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Brutal war of words erupt between Mayor Reed, Ceasar Mitchell

Atlanta Mayor Kasim Reed blasted City Council President Ceasar Mitchell during an extraordinary news conference on Thursday.

Atlanta Mayor Kasim Reed blasted City Council President Ceasar Mitchell during an extraordinary news conference on Thursday.

Reed’s comments came in the wake of Mitchell’s proposal to suspend all city contracts until after this fall’s election to choose a new mayor. Mitchell is one of 13 candidates seeking the position.

RELATED | Reed slams Mitchell over proposed suspension of city contracts

Reed condemned the proposal and said Mitchell “is not someone who should be calling for stopping the contracting process because he’s done such a terrible job with his own campaign.

“One out of two Mitchell donors who has given $1,000 or more has a contract with the city or has bid on a city contract,” Reed said. “The city council president has paid the second most amount of fines of anyone in this race.”

Earlier in the day, Mitchell held his own press conference and called Reed’s comments “destructive, divisive and demeaning.


Reed was first announcing a redevelopment of the Atlanta Civic Center, which will include 30 to 40 percent of affordable housing through the Atlanta Housing Authority, when he delved into the Mitchell campaign.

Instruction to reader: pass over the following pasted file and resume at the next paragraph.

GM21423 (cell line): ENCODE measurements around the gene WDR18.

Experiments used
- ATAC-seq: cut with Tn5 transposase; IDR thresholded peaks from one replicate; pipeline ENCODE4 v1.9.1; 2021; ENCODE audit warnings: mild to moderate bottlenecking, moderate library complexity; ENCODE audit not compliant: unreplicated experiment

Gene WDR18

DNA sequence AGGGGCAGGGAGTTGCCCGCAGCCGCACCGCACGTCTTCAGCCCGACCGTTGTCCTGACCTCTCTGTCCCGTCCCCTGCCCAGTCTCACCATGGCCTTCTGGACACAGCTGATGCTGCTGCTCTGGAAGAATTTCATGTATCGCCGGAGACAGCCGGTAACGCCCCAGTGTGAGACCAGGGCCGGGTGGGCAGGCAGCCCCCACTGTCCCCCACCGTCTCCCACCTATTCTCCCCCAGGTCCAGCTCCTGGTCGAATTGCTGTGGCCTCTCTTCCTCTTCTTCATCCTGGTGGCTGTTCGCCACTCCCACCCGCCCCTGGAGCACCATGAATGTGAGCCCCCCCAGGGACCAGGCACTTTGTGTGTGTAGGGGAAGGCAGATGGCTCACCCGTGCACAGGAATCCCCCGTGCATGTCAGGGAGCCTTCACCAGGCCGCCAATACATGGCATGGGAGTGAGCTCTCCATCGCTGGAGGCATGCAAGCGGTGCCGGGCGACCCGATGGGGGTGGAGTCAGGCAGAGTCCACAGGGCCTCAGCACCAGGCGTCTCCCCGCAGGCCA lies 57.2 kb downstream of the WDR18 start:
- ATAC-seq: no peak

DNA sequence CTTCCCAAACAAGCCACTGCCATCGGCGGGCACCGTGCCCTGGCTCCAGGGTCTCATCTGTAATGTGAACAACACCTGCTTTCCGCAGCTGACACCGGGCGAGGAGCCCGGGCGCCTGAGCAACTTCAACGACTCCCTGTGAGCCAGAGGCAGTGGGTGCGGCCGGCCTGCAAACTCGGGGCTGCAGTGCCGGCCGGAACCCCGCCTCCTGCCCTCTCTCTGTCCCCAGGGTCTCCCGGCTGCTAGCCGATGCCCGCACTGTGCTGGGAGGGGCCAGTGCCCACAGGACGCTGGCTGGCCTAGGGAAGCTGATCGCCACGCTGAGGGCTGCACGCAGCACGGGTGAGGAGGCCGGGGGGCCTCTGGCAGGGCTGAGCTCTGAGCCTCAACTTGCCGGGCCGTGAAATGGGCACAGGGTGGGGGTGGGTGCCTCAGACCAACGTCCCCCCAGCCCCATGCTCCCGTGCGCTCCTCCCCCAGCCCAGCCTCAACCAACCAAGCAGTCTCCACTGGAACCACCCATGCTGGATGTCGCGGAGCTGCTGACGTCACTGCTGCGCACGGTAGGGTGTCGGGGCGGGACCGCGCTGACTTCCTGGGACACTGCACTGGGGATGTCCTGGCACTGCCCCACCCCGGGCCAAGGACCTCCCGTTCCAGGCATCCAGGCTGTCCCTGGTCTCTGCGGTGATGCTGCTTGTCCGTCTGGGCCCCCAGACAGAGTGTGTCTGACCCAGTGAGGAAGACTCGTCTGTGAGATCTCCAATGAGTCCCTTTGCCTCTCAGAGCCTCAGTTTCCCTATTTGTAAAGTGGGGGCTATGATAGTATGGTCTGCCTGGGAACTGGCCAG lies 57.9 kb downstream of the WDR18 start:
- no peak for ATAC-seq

Reed has yet to endorse any of the candidates, but last week said no one in the race could defeat him today.

“The recent comments coming from our embattled lame-duck Mayor are the most unfortunate, petty and immature display I have seen since my 6-year-old daughter took her 4-year-old sisters notepad for no reason at all,” Mitchell said.

Atlanta City Council President Ceasar Mitchell

“His claim that I paid ‘two of highest ethics fines in city history’ is a flat-out lie,” Mitchell said. “In my first term as council from 2002-06, it was allowable under ethics rules for family members to work for the city council. A measure that I supported came before the council to change this rule and require disclosure of such instances.

“It was later brought to my attention that I did not update my disclosure forms and I immediately and proactively made the discovery public. I also personally paid back every cent that had been paid to my family member for assisting me with community engagement events for seniors and young people.”

Reed said his administration isn’t rushing contracts because his term is about to expire.

“I think of this as simply getting things done,” Reed said. “We have a council and an administration that has delivered the best financial results to the city in a generation. And at the end of this election cycle, fully half of the council will turn over. People want to get things done with an administration that knows what’s its doing.”

Reed said Mitchell’s campaign is failing, and that his campaign will be a footnote in the city’s elections annals.

“He’s at 10 percent in the polls and dropping,” Reed said. “There is an 85 percent chance that Ceasar Mitchell won’t be mayor. He isn’t built for this job, and he should be man enough to respond to me, man to man, instead of hiding behind twitter bots.”

For his part, Mitchell accused Reed on going on a Twitter rant himself.

“Atlanta is becoming a more and more unaffordable place to live by the hour, and here we are receiving tweets of mass distraction from Mr. Reed,” Mitchell said. “I make a proposal about responsible policy while his administration is under federal investigation for what could become the largest corruption scandal in the history of Atlanta. And he uses his letterhead to toss accusations at me and my family.”

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